Ronnie Dove doesn’t take requests from the steel player

Pop singer Ronnie Dove was having a country spasm in the 70‘s and in ‘75 he released a country version of “Things”, the song Bobby Darin had a pop hit on in 1962. Ronnie’s version, an up-tempo shuffle with Buddy Emmons and Jimmy Colvard, kicked major ass and it went to number 25 on the country charts. It was on the jukebox at the Silver Dollar Saloon in my hometown of South Bend when I first started playing steel guitar “out” and I always listened to it when I got there for the gig.

Ten years later I was at his club in Baltimore backing him up. We did “One Kiss for Old Times’ Sake”, “Right or Wrong” and some of his other hits. But do you think he’d do “Things” when I asked him? N-o-o-o, no way, couldn’t remember the words, didn’t want to do it, didn’t have room for it in the show. The bastage.

I still haven’t played “Things” with anyone. Ronnie Dove can kiss my ass, that’s what he is, and I’m just the kinda guy who can do it.

Don’t forget your picks

I forgot my picks and bar one time and had to play with a socket wrench and bare fingers. Not a good sound, unless you’re used to playing without picks. There isn’t really a handy place to stash a spare bar, but you can keep an extra set of picks on one of the cross rods under your guitar.

The guitar player and you

Leon Rhodes and Buddy Charleton
Leon Rhodes and Buddy Charleton
It’s a good thing when you’ve got a guitar player to work with that you can trade licks and work out parts with and get inspiration from, and that makes you a better player. There have been some legendary combinations – Buddy Emmons and Lenny Breau, Buddy Charleton and Leon Rhodes, James Burton and Ralph Mooney, Speedy West and Jimmy Bryant, to name just a few. Those guys must have spent a lot time woodshedding together.

One of the first guitar players I ever worked with was a big Lloyd Green fan, and he played a bunch of licks that he got off some of the old Johnny Paycheck and Warner Mack records, so naturally I appropriated what I could.

If you’ve got a guy like that to work with you’re fortunate; too many steel guitar players are stuck with overbearing slugs who hog every intro and turnaround they can and who play on top of the steel all night and who seem to think that their screaming Telecaster is the focal point of the whole band, or maybe even the whole musical universe. They bend the shit out of their .09‘s trying to sound like a steel guitar (WTF? there’s already a steel guitar in the band) and jump in with one of their hot licks every time you let half a bar go by without playing something. They just cause a lot of frustration and retard your progress. But at least you might be able to learn something, if you don’t already know, like what not to do on a gig.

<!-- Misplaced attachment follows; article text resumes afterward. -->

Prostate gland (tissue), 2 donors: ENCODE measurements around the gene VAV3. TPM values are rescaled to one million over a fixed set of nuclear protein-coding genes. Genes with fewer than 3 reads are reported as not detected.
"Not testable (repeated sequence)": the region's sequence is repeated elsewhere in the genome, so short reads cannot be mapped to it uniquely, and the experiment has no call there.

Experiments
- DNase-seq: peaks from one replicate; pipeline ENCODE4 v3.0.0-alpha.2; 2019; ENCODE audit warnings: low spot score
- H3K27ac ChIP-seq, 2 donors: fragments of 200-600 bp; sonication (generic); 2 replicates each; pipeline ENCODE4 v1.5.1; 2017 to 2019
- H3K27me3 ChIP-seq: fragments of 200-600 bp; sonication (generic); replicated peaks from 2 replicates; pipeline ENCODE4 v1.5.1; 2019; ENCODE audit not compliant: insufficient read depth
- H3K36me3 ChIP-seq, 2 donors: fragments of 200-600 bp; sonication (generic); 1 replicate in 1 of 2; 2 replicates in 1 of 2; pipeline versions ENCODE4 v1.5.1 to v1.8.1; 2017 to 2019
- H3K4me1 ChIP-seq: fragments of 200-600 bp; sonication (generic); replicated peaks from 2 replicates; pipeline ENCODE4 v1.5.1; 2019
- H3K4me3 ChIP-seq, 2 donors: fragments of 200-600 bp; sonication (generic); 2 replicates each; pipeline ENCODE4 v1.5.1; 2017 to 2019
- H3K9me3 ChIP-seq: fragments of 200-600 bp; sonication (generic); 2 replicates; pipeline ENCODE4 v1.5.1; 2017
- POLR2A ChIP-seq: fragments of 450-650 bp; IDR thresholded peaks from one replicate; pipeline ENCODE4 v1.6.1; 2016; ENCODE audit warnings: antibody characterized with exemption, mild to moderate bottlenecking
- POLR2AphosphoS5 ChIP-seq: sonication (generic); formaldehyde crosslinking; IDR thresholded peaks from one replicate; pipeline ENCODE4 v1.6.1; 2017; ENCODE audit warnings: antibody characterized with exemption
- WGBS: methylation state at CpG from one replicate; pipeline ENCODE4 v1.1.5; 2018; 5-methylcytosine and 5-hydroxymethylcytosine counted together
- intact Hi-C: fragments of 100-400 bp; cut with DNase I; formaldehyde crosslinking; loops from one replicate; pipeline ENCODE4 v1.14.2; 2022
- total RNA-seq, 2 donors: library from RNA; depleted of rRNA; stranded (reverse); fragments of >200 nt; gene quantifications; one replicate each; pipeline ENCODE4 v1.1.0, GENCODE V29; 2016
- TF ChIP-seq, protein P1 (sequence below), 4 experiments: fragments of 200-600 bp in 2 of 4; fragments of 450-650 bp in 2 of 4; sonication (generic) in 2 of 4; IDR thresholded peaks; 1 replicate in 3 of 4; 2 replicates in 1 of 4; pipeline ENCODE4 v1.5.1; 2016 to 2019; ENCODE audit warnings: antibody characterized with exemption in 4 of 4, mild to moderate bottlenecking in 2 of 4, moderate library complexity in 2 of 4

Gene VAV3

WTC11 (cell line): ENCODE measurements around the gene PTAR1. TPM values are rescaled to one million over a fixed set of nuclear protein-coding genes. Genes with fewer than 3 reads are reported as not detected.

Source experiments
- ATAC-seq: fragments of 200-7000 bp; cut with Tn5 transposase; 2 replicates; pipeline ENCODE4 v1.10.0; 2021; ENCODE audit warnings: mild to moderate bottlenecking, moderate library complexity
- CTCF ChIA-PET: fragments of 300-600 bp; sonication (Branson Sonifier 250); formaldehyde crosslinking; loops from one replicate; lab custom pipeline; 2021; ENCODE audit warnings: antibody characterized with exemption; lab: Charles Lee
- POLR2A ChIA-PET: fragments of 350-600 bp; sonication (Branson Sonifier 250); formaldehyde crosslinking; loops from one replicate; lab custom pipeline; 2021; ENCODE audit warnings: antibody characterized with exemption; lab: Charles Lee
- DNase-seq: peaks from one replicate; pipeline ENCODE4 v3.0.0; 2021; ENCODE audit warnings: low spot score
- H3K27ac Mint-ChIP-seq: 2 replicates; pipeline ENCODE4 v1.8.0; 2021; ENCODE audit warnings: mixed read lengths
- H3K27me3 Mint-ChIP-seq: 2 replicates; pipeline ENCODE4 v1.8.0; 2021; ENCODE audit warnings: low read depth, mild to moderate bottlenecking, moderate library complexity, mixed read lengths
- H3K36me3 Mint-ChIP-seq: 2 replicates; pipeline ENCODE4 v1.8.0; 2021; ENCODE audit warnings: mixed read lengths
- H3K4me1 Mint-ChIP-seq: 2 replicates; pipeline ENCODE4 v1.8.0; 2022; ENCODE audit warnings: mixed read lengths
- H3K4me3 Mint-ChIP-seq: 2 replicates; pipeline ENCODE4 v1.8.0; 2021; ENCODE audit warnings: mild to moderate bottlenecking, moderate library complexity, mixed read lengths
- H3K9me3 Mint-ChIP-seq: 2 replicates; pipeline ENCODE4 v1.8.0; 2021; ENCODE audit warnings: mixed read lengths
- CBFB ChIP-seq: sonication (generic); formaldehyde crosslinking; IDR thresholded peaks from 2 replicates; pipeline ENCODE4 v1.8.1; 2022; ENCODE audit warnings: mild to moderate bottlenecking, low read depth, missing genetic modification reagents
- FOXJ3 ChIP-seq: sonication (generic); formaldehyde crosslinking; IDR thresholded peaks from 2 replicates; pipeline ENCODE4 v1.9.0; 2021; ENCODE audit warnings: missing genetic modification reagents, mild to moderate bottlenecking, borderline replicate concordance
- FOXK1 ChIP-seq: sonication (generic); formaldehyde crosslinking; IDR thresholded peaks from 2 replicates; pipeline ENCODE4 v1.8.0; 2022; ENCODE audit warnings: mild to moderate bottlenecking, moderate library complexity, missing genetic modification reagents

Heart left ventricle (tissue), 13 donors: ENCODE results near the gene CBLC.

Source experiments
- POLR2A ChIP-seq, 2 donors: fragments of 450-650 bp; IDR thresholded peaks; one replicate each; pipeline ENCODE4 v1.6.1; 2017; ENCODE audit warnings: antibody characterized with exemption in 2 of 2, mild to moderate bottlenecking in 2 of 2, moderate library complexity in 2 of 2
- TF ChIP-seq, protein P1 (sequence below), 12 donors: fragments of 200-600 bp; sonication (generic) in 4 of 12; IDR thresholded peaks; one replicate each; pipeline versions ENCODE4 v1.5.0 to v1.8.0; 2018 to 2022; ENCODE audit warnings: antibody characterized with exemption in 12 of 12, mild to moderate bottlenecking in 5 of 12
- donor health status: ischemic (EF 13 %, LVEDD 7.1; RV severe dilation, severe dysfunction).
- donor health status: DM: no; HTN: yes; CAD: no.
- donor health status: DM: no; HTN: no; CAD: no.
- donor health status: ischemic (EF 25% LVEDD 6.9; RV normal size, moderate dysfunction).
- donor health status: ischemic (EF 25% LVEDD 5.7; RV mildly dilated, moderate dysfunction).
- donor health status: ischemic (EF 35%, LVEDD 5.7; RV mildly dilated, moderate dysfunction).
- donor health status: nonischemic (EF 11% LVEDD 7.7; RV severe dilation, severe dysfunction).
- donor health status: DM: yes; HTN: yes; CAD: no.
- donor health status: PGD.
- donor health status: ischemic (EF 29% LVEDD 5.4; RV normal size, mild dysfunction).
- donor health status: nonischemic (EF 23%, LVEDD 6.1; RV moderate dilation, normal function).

Rosewood Emmons steel guitar
Rosewood Emmons steel guitar
You’ve got to practice like a motherfucker to get anywhere on steel guitar. If you don’t have more than a modicum of inherent talent you still won’t get anywhere, but practice is indispensable to realize, or even approach, whatever potential you may possess.

I practiced several hours a day for the first 8 or 10 years. Every day. A day never went by that I didn’t practice. If I were away from home I took a steel guitar with me. It was an all-consuming passion; I was just insane about the whole enterprise. I’d wake up in the night with some lick running through my mind and get on my guitar and try to play it.

No time for a wife or a job. My wife and my job were both a steel guitar. No time for kids or other responsibilities. My social life was people I knew from gigs. I didn’t want to know anyone who wasn’t a musician.

Some players grew up in a family with a dad or an uncle who got them going, but I didn’t even know anybody who played steel guitar, and I had to start from scratch, all by myself, creating my own motivation. Which is not to say that I was possessed of any special work ethic or unusual level of willpower – the inspiration just came to me from somewhere and I really had no control over it and don’t claim any exceptional cachet. I just ran with it because I liked it and it was fun, and I’m sure the same could be said of most pro players.